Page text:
Here are some patterns and a 3D map generator I made last year that look pretty good on a tree.

A few are new; many are existing patterns adapted for this map. All are slowed down. We wanted more subtle fades that don’t distract you when doing other things in the same room.

### Code

In order to not clutter the pattern library, here’s a:

- .zip file of the individual patterns as .epes
- Full .pbb backup archive - use this with a Pixelblaze standard. Restoring this will overwrite all your patterns.

### Map

The map is mostly a stack of rings. This worked well even though it was more like a spiral cone in practice. I could specify the number of LEDs in each revolution and the starting rotation of each ring, which was easier than trying to string it with an accurate spiral. I include a mapping helper pattern above to make it easier to set the LEDs-per-revolution and angular alignment arrays.

## Map generator code

```
function (pixelCount) {
var map = []
// Flat ring generator
function ring(pixels, r, h, start) {
for (j = 0; j < pixels; j++) {
c = j / pixels * Math.PI * 2;
point = [r * Math.cos(c - start), r * Math.sin(c - start), h]
map.push(point)
}
}
// Wizard's spiral cone generator
function cone(cpixels) {
loops = 3
r = 4
phase = 0
pixelSpacing = 1.3
resolution = .00005 //controls the resolution of the integral
a = Math.PI * 2 * loops
function conicalHelix(t, r, a) {
z = layerPixels.length +130*t/cpixels
x = (1-t) * r * Math.cos(t * a - phase * Math.PI * 2)
y = (1-t) * r * Math.sin(t * a - phase * Math.PI * 2)
return [x,y,z]
}
function conicalHelixArcLength(t1, t2, r, a) {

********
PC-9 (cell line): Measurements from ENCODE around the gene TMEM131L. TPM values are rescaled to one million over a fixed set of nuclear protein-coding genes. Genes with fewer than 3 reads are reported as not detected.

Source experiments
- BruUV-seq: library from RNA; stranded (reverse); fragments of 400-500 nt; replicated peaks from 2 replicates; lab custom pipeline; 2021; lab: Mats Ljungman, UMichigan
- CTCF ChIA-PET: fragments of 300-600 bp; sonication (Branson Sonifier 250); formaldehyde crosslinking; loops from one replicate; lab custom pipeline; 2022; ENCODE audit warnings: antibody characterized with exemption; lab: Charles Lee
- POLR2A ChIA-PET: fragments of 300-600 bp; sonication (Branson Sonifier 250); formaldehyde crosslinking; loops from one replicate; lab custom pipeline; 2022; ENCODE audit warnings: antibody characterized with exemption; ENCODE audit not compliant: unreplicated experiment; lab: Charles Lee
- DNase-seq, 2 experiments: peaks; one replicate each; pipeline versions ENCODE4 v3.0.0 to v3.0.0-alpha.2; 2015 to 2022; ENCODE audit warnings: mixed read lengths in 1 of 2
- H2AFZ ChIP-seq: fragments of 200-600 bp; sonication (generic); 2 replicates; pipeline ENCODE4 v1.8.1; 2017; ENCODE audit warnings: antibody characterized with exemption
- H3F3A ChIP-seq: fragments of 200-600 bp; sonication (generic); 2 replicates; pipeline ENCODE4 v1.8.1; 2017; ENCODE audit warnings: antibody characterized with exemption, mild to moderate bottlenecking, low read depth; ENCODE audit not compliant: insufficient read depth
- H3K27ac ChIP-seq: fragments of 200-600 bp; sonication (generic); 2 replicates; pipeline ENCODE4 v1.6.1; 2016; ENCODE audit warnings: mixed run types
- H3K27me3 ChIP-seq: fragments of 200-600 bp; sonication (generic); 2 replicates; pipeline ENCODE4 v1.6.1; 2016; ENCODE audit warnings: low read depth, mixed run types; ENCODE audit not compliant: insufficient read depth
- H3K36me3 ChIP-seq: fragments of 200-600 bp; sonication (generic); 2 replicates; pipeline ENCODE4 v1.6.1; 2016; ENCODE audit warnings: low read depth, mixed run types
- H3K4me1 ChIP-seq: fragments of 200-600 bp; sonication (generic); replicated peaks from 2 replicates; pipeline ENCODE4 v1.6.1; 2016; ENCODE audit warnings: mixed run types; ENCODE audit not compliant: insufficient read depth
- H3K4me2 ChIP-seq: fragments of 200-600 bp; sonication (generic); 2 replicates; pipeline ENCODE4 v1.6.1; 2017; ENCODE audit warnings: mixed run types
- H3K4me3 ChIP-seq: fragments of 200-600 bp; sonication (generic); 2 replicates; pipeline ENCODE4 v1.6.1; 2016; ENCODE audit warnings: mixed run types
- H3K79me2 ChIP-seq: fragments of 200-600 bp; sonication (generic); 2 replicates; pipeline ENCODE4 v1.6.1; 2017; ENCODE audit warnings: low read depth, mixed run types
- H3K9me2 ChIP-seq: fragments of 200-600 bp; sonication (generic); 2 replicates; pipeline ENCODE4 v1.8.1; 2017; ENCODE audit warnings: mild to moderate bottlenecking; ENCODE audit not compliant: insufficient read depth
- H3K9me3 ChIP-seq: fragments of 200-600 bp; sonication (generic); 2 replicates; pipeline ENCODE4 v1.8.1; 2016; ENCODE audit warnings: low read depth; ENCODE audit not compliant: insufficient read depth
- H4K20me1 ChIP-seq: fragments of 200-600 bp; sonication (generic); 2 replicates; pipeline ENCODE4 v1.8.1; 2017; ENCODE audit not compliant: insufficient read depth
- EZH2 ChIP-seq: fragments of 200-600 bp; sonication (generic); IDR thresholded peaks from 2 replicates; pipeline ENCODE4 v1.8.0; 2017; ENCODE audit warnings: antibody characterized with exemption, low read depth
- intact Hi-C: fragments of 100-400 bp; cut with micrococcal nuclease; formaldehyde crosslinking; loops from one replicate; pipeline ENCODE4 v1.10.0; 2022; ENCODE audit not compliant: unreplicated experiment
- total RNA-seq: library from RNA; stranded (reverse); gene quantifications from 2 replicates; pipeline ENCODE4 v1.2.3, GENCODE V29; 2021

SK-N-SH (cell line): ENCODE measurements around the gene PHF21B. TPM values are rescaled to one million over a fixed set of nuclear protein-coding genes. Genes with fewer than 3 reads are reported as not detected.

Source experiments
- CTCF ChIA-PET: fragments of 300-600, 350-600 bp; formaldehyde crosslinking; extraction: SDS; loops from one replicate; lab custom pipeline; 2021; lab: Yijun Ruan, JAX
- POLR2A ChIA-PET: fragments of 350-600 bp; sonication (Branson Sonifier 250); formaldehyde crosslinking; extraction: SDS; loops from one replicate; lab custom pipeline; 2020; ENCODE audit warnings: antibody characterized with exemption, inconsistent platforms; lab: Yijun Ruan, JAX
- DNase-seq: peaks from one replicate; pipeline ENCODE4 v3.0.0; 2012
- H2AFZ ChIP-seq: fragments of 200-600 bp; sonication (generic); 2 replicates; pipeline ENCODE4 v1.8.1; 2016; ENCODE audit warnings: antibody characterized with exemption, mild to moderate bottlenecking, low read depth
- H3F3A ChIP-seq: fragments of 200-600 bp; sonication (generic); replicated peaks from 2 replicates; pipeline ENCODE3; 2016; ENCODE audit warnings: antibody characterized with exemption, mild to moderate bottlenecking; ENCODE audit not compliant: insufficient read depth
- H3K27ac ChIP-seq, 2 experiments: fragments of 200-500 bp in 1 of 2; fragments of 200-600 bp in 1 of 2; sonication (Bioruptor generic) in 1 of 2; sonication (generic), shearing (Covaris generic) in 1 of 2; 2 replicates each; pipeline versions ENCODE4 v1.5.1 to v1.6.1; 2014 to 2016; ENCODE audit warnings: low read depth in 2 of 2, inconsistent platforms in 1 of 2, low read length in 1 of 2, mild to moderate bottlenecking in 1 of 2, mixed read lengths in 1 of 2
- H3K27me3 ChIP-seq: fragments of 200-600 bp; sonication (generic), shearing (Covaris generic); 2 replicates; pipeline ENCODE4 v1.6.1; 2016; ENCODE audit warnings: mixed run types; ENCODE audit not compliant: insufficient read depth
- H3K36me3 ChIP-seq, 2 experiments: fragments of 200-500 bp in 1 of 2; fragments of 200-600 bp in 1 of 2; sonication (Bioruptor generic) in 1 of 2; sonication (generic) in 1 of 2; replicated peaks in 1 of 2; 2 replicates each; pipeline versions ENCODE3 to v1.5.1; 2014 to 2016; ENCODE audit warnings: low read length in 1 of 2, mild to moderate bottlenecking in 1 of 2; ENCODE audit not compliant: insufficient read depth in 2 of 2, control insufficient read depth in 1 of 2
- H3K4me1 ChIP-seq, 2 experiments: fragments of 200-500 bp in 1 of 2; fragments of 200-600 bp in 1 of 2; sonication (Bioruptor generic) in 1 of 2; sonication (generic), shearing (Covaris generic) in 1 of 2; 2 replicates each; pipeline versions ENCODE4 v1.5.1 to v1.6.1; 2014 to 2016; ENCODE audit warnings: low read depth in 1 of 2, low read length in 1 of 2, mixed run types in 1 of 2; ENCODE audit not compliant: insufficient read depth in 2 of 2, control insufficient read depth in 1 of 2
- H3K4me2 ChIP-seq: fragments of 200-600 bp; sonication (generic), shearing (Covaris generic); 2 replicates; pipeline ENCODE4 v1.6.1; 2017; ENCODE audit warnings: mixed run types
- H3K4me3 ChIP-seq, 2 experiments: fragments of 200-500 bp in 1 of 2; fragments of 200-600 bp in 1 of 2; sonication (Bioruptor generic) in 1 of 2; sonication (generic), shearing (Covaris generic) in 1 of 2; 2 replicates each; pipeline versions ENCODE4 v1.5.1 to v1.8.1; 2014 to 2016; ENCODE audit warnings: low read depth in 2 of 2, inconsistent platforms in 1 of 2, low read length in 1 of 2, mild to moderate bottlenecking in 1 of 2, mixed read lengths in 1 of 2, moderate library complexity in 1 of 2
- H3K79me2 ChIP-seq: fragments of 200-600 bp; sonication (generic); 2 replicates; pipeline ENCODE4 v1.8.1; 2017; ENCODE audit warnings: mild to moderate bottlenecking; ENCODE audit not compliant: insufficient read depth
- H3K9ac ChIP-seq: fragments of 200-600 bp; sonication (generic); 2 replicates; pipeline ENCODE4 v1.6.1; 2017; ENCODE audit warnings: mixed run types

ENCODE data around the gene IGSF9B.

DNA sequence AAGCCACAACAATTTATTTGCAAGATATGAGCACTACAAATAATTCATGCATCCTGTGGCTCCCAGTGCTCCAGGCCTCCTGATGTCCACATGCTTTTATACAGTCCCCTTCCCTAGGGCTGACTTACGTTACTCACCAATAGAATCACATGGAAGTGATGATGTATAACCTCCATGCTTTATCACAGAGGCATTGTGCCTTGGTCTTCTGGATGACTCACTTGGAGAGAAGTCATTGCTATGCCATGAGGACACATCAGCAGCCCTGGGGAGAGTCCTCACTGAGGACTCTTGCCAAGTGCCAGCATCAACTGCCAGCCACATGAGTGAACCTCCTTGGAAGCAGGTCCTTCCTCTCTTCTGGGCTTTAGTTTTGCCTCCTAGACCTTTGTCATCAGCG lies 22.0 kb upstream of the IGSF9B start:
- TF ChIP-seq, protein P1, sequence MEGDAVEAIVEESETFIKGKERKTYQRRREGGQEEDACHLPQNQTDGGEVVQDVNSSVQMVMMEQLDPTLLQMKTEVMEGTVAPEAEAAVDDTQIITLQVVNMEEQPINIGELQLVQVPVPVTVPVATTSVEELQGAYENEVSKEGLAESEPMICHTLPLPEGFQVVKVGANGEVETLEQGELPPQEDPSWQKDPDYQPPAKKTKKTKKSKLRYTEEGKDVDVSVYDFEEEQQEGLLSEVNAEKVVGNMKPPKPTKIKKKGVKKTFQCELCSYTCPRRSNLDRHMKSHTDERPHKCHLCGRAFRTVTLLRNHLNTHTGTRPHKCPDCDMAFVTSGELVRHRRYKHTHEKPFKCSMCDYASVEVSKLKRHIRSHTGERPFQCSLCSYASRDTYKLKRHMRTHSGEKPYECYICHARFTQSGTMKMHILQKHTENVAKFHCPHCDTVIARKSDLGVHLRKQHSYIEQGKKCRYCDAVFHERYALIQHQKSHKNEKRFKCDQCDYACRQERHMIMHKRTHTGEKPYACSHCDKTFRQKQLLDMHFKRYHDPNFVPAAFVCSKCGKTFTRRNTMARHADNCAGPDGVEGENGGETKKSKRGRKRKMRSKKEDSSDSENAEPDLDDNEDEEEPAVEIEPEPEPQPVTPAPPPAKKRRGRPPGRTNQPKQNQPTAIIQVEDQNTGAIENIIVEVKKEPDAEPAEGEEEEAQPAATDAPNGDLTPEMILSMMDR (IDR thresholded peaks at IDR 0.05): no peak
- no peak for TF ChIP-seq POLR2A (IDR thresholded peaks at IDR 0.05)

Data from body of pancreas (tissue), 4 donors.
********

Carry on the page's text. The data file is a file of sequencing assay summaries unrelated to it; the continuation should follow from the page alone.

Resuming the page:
h1 = conicalHelix(t1, r, a)
h2 = conicalHelix(t2, r, a)
dh = [h1[0] - h2[0], h1[1] - h2[1], h1[2] - h2[2]]
return Math.sqrt(dh[0]*dh[0] + dh[1]*dh[1] + dh[2]*dh[2])
}
for (t = 0, i = 0; i < cpixels; i++) {
//integrate arc lengths until we cover the distance to our next pixel
l = 0;
while (l < pixelSpacing) {
l += conicalHelixArcLength(t, t+resolution, r, a)
t += resolution
}
map.push(conicalHelix(t, r, a))
}
}
// Number of pixels in each ring layer, bottom to top
var layerPixels = [134, 122, 114,
96, 84, 79, 68,
73, 49, 40, 41, 37,
33];
// Angular starting offset for each layer
// Unit is revolutions (multiply by 2 PI to get radians)
var layerAngles = [ -0.02, 0.02, 0.13,
-.08, -.07, 0.03,
0.05, -.08, -.05, 0.04, .1, -.66,
0.6];
// For each layer
for (i = 0; i < layerPixels.length; i++) {
ring(layerPixels[i], // pixels
layerPixels.length - i + 3, // radius - gets smaller each layer, but min radius of 3
i, // height
layerAngles[i] * Math.PI * 2); // angular offset
}
cone(30) // top is a simple spiral
return map
}
```

Even though it’s an approximation, I found it was less work than correcting the 2% wildly-errant LED positions that the nascent auto-mapping tools produce.

### LEDs

Two years ago I strung my tree with 1000 WS2811 (12V) bullets (now $280, with green wire). I’ve used strands of 20mm SK9822 modules in other projects, but they don’t have the classic bulb look like the bullets do.

If doing this now I would try out these ~~12V~~* 5V GS820* 6* bullets - the 8206 is supposedly the IC version of the GS8208. The the GS8208 is the 5050 LED+chip with a great 12-bit gamma curve that some of us have really come to like.

I think some people are happy with the fairy-light style LEDs as well.

*Edit: Thanks, @hex337 - you’re right, the GS8206 bullets seem to all be 5V